In a typically idiosyncratic twist Carol-Ann Duffy is collaborating with her ‘favourite’ court musician John Sampson for a reading of work from across her gargantuan oeuvre.
She commands attention by not seeking it, in an understated performance where the wisdom of her words prevail.
Sampson introduces us to a range of beautifully crafted historical and modern instruments including a crumhorn that sounds like a cross between a harpsichord and a horn, with a hint of kazoo. Each has a delightful, unique sound but are sadly underused as Duffy mostly recites unaccompanied. This has the effect of a slightly disjointed evening with soothingly resonant musical interludes interspersing the poetry, but with little or no connection made between the two.
She is marvellous. A literary icon and poetry’s feminist poster girl. It’s a little bit like an audience with the Queen as Duffy has an impossibly regal air reading her poems in her signature ‘poetic’ drawl and dropping in the odd sardonic joke. Unlike some famous poets, her readings enhance the assonance of her verse, her tongue wrapping round phrases that she has constructed and knows exactly how she wants to them to be delivered.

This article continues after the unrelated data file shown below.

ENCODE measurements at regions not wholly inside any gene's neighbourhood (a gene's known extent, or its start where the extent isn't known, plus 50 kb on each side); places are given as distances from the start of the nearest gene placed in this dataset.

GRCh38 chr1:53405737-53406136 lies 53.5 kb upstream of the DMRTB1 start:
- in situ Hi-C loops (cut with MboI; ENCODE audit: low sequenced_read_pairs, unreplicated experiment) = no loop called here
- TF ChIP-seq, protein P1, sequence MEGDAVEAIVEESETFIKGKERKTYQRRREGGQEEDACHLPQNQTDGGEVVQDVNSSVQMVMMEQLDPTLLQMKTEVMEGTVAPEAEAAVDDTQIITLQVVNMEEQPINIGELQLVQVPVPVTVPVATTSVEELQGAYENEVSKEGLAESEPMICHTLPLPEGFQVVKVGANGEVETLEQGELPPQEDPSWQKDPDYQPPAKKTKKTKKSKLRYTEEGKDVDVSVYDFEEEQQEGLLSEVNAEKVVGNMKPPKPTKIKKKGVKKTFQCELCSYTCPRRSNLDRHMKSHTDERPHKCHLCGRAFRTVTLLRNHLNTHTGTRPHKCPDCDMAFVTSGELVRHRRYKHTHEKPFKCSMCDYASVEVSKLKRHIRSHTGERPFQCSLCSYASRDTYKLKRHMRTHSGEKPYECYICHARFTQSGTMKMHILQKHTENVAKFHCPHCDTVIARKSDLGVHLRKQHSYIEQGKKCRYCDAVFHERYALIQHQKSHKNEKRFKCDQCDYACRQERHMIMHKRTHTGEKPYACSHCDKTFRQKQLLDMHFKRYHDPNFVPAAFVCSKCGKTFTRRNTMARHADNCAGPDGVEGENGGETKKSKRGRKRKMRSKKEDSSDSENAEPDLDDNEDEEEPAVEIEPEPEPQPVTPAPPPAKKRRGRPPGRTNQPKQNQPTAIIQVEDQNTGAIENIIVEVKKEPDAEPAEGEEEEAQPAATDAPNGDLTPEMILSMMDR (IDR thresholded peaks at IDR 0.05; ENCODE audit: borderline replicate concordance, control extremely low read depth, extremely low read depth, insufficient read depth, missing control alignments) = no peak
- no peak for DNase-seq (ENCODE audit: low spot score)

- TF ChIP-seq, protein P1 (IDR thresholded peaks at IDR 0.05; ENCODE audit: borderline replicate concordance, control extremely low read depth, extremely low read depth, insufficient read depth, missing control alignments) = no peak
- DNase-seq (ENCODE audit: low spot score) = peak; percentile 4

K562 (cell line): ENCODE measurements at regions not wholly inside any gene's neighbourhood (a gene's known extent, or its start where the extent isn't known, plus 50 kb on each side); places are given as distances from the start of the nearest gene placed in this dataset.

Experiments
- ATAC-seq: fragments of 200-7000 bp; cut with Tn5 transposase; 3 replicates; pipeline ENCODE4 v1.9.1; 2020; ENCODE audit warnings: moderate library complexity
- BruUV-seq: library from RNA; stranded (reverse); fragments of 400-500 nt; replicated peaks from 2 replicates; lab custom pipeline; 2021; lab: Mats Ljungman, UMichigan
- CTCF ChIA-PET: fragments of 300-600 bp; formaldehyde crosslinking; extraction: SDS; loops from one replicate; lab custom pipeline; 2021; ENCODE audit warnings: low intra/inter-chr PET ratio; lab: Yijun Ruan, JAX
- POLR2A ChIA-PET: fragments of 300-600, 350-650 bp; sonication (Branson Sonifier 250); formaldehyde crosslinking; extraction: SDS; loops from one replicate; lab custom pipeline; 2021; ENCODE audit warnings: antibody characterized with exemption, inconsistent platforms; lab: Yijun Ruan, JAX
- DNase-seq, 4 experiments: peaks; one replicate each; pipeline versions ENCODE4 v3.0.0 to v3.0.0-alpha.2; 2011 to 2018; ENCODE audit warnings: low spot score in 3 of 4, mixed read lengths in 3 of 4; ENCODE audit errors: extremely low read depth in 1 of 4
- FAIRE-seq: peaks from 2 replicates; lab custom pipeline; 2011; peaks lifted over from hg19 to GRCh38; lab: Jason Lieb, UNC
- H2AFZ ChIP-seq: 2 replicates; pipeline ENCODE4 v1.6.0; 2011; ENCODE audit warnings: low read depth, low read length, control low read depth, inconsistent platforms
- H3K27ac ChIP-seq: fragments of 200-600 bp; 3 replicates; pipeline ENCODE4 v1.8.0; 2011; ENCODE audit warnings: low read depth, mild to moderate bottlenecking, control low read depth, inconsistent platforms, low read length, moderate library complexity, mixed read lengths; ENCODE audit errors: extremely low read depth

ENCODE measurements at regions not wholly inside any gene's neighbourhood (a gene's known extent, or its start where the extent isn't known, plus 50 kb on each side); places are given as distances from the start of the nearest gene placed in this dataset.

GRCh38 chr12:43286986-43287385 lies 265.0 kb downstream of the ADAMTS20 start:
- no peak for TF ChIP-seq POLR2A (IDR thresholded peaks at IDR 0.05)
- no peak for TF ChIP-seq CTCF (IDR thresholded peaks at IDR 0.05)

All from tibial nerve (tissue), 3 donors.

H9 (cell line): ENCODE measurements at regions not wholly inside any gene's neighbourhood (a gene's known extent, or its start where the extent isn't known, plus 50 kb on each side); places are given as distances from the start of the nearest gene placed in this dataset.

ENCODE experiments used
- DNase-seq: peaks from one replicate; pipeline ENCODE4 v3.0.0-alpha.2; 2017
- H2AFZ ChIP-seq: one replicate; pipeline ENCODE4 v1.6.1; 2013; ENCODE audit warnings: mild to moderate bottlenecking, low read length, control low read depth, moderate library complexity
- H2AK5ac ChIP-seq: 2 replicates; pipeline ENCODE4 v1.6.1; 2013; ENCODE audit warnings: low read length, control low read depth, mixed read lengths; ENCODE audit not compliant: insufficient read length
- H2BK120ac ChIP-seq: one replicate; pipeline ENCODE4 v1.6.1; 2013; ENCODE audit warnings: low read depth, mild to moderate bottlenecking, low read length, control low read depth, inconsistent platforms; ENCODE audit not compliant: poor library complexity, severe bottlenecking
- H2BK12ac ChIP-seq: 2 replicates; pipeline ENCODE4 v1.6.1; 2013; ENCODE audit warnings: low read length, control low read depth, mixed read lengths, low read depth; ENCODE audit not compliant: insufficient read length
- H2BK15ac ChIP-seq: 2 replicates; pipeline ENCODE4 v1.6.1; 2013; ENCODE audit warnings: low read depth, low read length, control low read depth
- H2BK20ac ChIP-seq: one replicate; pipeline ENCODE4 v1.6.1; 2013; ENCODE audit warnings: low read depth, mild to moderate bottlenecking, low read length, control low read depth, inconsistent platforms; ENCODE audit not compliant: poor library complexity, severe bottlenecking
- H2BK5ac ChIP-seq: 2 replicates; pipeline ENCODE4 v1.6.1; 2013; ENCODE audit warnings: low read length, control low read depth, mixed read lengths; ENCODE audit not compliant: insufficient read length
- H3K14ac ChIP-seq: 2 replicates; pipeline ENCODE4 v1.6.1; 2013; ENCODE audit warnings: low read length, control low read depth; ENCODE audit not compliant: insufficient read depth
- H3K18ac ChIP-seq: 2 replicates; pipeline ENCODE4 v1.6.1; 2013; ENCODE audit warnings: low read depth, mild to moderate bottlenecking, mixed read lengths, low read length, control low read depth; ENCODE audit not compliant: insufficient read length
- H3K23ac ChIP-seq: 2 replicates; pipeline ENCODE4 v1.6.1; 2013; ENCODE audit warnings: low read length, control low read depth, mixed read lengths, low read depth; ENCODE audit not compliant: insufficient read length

She reads several poems that take famous myths and reimagines them with a female protagonist. She updates the myth of ancient Greek hero Tyresius who is punished by Hera by being turned into a woman for seven years. The poem teasingly exposes patriarchal ignorance of the daily complexities and challenges of being a woman.
The triumph of Duffy’s verse is its simplicity: often phrases seem almost too obvious to be moving – ‘I miss most his hands, his touch on my skin’ – but like music it is their lilting cadence which holds the emotion. She is a witty social commentator as well. At one point she describes how ‘my poem was arrested’ and taken out of the GCSE syllabus for allegedly inciting knife crime. She responds scathingly by writing a poem which demands that all Shakespeare’s poems with knives in are also removed.
Duffy has an indefinable quality of greatness about her. Her poems make everyday tales of love, life and loss aesthetic while never losing their accessibility. She commands attention by not seeking it, in an understated performance where the wisdom of her words prevail.